Dulwich Picture Gallery II


Peter Paul RUBENS

Siegen, Westphalia, 28 June 1577–Antwerp, 30 May 1640
Flemish painter, draughtsman, collector and diplomat

Peter Paul Rubens* [1] is the most famous of the Flemish painters of the 17th century, and was the most influential, He was born in Siegen (Westphalia), as the son of the Protestant lawyer Jan Rubens, who had left Antwerp to escape religious persecution. In 1589, two years after Jan Rubens’s death, the family returned to Antwerp and re-converted to Catholicism. From 1591 Rubens began to study under a number of teachers: Tobias Verhaecht (1561–1631), Adam van Noort (1561/2–1641) and Otto van Veen or Vaenius (1556–1629), and in 1598 he registered as an independent master at the Antwerp Guild.1 Like his teacher Van Veen, he dedicated himself to humanistic studies: he read Classical literature in Latin and Greek;2 later he read and wrote in Italian and other foreign languages. In 1600 he left the Spanish Netherlands for Italy, where he would remain for eight years, studying the art of Antiquity and of his Italian contemporaries and predecessors in the collection of the Duke of Mantua, Vincenzo Gonzaga I (1562–1612), and in the churches and cloisters in and around Venice, especially Titian (1488/90–1576), Tintoretto (1518/19–94) and Paolo Veronese (1528–88).3 Unlike most other Northern artists in Italy, Rubens was able to establish himself as a large-scale history painter and also produced two altarpieces for churches in Rome. In 1608 there was one for Santa Maria in Vallicella, the Chiesa Nuova, still present there (the first version is now in Grenoble; see under DPG40A–B). The saints on its wings are related to the ones on the outer wings of the later Antwerp altarpiece The Raising of the Cross. In Rome he studied Classical sculpture and the works of Raphael (1483–1520) and Michelangelo (1475–1564) in the Vatican and in churches and palaces. In 1603 he was sent by the Duke of Mantua to Spain on a diplomatic mission. In 1605–6 Rubens was in Genoa, where he made portraits for the local aristocracy [2]. His brother Philip, a scholar and antiquary, lived for a while in Rome, when Peter Paul was there as well [3].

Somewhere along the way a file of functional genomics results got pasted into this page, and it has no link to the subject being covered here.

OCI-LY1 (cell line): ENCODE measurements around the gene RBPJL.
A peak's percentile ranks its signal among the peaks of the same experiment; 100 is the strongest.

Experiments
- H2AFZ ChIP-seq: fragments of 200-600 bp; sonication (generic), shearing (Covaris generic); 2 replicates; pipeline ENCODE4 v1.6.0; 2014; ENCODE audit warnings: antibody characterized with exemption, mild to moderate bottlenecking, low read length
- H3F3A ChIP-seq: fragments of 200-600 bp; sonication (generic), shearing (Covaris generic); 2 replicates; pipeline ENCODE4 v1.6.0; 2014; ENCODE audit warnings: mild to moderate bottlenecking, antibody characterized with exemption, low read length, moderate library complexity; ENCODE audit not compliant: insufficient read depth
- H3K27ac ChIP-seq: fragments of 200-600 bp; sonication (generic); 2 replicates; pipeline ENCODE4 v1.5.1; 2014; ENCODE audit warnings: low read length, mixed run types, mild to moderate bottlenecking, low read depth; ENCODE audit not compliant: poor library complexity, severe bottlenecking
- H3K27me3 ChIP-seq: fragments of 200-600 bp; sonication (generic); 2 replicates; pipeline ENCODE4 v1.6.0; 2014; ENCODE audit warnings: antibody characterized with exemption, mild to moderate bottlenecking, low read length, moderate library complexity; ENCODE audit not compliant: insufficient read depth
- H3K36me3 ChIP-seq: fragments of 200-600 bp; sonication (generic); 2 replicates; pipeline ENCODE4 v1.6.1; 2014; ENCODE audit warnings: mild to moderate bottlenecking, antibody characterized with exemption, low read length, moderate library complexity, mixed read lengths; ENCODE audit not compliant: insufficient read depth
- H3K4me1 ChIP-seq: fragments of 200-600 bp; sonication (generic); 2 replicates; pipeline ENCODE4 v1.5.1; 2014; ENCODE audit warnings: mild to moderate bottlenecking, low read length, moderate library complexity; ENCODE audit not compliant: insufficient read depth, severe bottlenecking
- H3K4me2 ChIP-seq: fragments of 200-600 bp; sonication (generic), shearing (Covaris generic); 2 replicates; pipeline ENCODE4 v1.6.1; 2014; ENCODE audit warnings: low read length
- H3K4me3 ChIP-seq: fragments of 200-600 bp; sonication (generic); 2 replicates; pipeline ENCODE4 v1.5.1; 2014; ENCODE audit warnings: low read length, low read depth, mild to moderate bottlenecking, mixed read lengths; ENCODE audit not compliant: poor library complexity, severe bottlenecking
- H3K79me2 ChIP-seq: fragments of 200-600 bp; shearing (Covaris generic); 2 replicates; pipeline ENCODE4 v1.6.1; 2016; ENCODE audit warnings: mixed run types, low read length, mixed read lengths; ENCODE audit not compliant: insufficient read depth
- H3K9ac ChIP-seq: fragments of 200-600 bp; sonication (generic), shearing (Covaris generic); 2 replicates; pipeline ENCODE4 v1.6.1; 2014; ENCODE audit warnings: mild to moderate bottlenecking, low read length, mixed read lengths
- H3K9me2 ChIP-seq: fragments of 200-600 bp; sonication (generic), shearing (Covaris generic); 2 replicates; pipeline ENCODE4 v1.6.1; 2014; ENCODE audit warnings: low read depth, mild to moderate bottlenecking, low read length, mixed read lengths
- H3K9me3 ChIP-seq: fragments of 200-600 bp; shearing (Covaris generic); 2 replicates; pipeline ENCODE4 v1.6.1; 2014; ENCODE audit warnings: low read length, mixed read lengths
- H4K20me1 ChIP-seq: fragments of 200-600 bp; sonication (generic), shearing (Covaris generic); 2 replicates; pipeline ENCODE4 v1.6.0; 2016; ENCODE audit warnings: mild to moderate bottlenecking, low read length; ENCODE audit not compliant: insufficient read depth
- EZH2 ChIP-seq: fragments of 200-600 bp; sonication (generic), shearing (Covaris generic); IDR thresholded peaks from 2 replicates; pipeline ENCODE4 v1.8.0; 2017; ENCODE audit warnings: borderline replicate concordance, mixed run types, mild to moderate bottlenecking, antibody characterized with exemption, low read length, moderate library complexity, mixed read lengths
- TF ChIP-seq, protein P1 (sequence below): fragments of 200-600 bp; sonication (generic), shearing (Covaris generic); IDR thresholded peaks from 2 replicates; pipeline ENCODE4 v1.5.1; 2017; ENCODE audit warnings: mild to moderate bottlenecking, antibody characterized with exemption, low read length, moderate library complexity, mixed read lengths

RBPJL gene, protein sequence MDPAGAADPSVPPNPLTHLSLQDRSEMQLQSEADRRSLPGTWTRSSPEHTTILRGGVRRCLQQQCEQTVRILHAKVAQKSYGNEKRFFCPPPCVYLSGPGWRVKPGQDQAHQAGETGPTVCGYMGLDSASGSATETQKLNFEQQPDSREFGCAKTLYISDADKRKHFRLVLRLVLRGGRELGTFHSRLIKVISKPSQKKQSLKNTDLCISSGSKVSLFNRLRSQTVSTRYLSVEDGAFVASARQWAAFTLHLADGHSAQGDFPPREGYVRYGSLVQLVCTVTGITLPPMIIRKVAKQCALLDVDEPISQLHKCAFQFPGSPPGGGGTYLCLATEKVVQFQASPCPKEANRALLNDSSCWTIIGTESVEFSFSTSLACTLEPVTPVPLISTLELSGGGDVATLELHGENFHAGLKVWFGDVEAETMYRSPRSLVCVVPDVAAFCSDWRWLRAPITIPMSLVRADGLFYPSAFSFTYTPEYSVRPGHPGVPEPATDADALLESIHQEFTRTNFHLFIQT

Peter Paul Rubens
Self-portrait of Rubens (1577-1640), dated 1623
panel, oil paint 86 x 62 cm
topside (positional attribute) : Petrus Paullus Rubens/ Se ipsum expressit/ A.D. MDCXXIII/ Æ tatis Suae XXXXV
Windsor (England), Royal Collection - Windsor Castle

Peter Paul Rubens
Portrait of Marchesa Brigida Spinola Doria (1584-?), 1606 (dated)
canvas, oil paint 152 x 99 cm
in verso : Aº Sal. 1606 Æt. suæ 22 P.P. RUBENS ft.
Washington (D.C.), National Gallery of Art (Washington), inv./cat.nr. 1612

Peter Paul Rubens
Self-portrait with his brother Philip Rubens (1574-1611), Justus Lipsius (1547-1606) and Johannes Woverius (1576-1635), 1611-1612
panel, oil paint 167 x 143 cm
Florence, Galleria Palatina (Palazzo Pitti), inv./cat.nr. 85